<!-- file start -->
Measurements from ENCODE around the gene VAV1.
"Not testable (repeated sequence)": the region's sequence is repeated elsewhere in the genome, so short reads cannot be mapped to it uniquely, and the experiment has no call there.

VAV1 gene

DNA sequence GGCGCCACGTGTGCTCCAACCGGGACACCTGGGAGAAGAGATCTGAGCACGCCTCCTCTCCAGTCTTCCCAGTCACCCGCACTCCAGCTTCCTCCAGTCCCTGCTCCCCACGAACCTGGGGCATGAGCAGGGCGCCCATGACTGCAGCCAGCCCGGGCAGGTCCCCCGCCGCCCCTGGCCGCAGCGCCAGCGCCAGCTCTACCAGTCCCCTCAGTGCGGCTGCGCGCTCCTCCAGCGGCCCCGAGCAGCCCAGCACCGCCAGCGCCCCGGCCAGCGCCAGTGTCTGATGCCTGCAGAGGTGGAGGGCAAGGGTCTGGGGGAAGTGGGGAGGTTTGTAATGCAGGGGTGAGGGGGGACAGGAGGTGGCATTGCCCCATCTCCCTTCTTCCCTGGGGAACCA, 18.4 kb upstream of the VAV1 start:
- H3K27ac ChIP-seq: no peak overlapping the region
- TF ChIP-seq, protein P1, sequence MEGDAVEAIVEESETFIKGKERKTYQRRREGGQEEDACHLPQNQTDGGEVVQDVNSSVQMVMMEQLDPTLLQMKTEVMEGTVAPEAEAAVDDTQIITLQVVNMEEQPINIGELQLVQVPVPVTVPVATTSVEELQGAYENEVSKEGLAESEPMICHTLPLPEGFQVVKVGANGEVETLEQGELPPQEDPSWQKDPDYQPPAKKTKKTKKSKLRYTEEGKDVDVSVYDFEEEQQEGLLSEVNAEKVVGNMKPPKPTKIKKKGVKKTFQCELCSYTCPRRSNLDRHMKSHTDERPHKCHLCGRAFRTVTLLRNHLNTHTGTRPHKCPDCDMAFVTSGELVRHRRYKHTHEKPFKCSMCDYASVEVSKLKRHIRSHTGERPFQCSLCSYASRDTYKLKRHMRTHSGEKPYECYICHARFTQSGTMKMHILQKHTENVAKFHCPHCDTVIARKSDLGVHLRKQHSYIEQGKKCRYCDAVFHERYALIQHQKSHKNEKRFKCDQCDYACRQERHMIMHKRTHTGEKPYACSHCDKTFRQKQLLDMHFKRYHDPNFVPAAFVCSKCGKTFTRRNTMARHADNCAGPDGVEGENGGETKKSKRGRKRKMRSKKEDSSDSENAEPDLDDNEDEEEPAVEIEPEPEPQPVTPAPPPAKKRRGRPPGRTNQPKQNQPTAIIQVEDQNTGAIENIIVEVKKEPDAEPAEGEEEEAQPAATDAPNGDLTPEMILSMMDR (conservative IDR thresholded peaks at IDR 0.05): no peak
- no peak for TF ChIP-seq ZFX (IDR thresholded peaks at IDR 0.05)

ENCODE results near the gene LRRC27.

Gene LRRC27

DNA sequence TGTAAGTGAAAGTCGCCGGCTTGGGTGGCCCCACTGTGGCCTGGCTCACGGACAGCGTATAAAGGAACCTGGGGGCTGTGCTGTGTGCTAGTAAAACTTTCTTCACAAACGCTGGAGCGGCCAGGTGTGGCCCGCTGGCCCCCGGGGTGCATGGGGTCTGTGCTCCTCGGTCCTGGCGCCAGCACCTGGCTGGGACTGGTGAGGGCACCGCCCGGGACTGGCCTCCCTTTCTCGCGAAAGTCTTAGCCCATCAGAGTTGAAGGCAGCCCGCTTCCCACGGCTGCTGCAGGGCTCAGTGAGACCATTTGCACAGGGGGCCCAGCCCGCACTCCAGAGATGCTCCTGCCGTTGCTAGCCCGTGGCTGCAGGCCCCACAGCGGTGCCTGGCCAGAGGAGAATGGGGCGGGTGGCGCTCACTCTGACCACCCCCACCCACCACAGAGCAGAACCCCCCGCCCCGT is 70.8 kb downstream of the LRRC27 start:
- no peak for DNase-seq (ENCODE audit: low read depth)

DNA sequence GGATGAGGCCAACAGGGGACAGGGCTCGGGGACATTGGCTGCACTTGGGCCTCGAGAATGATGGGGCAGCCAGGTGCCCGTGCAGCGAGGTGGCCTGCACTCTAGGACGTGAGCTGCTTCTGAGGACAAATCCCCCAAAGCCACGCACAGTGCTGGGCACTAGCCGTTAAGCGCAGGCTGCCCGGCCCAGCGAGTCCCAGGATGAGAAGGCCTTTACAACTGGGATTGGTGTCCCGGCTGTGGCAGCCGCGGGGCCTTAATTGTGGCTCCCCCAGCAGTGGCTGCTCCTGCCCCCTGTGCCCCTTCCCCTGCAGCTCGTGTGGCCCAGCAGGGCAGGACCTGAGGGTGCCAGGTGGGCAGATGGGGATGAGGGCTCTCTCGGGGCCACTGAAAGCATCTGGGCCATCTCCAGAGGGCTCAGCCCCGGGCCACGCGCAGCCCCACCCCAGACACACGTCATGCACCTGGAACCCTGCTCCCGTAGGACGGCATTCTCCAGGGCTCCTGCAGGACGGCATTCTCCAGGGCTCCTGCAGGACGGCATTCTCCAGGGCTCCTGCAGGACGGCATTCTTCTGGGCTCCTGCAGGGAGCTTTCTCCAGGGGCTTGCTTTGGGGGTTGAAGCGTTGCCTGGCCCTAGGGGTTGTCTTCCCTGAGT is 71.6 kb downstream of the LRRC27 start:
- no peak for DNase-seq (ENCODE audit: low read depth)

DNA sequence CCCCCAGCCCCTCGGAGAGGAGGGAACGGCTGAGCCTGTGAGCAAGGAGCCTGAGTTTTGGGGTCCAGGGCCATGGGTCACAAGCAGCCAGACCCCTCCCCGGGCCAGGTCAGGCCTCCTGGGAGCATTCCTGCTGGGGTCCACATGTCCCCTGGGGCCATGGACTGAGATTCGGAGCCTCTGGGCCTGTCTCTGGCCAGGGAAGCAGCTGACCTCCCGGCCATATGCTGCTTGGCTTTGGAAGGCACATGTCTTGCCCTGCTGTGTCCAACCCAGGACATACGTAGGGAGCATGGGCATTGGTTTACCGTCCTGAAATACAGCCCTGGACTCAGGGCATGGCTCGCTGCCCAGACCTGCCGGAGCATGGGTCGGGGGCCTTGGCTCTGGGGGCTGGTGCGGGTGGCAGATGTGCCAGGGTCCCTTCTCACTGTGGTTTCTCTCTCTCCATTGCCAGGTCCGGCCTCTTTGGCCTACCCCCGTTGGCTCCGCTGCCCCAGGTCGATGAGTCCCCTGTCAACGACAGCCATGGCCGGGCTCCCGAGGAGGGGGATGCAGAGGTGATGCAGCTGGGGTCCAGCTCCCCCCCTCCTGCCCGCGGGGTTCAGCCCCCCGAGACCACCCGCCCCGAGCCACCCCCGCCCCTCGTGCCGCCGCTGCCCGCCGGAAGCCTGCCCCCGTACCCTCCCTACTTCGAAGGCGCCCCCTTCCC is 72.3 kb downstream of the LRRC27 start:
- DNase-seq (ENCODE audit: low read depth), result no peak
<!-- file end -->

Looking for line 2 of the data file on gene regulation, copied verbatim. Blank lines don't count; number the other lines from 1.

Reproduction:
"Not testable (repeated sequence)": the region's sequence is repeated elsewhere in the genome, so short reads cannot be mapped to it uniquely, and the experiment has no call there.